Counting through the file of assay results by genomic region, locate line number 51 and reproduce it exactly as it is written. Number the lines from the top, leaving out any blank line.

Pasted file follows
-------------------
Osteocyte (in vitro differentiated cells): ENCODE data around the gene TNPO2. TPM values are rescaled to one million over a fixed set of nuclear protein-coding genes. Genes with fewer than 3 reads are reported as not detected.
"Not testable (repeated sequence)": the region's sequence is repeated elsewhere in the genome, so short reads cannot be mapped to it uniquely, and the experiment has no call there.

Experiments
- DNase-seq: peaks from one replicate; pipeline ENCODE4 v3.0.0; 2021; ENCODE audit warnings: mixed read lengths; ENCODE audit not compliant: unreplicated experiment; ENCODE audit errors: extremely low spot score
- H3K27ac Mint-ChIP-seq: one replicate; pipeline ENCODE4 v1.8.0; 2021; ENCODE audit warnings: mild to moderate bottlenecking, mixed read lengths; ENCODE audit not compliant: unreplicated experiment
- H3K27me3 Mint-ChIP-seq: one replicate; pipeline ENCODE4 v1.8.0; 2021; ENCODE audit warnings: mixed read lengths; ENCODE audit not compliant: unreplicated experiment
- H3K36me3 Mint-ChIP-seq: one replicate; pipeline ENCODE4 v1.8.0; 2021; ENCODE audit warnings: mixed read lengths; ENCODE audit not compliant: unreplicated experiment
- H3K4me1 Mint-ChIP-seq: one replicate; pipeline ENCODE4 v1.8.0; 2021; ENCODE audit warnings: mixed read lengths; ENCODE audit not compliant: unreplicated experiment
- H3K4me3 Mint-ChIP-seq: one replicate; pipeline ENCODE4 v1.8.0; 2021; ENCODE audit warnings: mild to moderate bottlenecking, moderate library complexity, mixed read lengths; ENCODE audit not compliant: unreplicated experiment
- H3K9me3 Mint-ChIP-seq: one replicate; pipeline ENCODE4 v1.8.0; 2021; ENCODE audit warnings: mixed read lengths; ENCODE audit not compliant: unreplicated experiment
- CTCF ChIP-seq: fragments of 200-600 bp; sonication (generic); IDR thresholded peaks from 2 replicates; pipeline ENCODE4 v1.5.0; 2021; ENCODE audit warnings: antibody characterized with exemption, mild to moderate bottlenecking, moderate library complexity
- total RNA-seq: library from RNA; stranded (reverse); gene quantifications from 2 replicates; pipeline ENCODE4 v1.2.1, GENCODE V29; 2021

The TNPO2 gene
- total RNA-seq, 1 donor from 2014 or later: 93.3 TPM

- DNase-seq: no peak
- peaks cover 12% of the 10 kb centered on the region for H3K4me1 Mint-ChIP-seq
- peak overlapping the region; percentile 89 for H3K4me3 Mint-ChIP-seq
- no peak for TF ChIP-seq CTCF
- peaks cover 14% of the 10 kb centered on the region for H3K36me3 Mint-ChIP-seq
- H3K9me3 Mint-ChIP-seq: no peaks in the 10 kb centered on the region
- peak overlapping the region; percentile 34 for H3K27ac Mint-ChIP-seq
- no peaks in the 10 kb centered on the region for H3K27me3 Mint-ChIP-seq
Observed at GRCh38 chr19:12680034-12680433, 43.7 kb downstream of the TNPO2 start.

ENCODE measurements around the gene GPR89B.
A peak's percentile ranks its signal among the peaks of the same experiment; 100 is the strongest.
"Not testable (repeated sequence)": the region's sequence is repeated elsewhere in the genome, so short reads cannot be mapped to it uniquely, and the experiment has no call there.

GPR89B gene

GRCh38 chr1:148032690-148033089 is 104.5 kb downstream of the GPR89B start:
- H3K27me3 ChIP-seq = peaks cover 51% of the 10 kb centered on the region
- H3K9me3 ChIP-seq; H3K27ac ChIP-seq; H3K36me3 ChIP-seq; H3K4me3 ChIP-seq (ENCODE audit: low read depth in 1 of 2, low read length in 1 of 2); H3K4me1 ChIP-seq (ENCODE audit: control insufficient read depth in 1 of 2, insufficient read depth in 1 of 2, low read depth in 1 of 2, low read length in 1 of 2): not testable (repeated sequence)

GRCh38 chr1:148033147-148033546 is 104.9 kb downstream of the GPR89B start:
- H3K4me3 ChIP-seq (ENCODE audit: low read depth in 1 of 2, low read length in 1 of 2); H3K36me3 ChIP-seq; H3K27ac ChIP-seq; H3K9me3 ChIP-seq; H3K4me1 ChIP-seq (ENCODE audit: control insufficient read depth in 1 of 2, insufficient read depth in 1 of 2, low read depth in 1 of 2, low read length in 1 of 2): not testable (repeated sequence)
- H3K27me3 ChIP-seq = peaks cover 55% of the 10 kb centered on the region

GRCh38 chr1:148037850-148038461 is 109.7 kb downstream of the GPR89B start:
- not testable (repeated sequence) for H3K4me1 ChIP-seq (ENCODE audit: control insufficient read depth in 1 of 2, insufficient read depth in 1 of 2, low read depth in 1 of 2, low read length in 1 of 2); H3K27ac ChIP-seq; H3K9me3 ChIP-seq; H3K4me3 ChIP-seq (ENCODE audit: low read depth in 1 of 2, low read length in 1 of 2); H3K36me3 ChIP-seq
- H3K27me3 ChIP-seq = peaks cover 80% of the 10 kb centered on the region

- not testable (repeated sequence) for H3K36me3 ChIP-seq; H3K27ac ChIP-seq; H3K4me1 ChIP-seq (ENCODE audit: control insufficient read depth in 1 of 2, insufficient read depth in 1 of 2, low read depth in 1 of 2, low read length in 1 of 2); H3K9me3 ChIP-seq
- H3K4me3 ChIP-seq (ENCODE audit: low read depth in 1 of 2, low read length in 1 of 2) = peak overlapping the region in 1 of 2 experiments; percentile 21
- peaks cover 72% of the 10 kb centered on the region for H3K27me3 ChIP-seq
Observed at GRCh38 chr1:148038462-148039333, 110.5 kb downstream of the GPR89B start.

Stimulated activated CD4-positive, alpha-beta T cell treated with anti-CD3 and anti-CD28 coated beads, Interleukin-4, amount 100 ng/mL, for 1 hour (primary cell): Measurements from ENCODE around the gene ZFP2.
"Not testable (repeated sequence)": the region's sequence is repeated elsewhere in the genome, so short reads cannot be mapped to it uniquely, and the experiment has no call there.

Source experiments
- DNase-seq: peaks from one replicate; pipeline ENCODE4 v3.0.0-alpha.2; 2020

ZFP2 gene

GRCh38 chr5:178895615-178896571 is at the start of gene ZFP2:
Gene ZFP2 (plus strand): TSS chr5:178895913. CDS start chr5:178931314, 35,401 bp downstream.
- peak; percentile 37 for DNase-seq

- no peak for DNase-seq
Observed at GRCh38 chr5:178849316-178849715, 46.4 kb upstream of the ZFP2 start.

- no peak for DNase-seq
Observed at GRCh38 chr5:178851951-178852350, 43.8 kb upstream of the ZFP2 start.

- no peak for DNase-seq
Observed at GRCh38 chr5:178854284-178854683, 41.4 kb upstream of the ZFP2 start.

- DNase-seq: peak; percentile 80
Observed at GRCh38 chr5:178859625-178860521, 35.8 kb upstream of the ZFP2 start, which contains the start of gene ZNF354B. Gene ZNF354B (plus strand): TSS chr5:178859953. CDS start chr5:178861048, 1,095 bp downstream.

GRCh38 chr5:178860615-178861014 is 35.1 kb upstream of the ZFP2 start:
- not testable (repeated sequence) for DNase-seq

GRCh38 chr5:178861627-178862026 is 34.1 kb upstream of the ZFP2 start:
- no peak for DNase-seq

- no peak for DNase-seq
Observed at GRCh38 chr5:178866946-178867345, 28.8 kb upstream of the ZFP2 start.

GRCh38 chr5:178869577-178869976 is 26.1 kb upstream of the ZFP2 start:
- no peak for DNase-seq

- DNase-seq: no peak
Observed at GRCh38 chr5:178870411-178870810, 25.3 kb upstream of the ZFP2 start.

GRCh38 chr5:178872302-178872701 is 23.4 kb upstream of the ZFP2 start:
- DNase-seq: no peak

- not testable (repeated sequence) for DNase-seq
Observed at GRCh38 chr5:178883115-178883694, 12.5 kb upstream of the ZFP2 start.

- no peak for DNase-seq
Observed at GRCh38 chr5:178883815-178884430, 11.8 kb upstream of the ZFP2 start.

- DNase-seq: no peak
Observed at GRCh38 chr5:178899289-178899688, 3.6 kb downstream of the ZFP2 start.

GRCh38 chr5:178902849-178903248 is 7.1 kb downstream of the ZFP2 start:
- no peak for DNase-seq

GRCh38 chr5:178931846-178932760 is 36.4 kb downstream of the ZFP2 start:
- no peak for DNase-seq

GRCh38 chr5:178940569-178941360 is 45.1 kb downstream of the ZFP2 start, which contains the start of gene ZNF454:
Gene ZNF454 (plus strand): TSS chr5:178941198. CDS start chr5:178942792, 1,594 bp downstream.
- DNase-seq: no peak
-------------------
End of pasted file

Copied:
- no peak for DNase-seq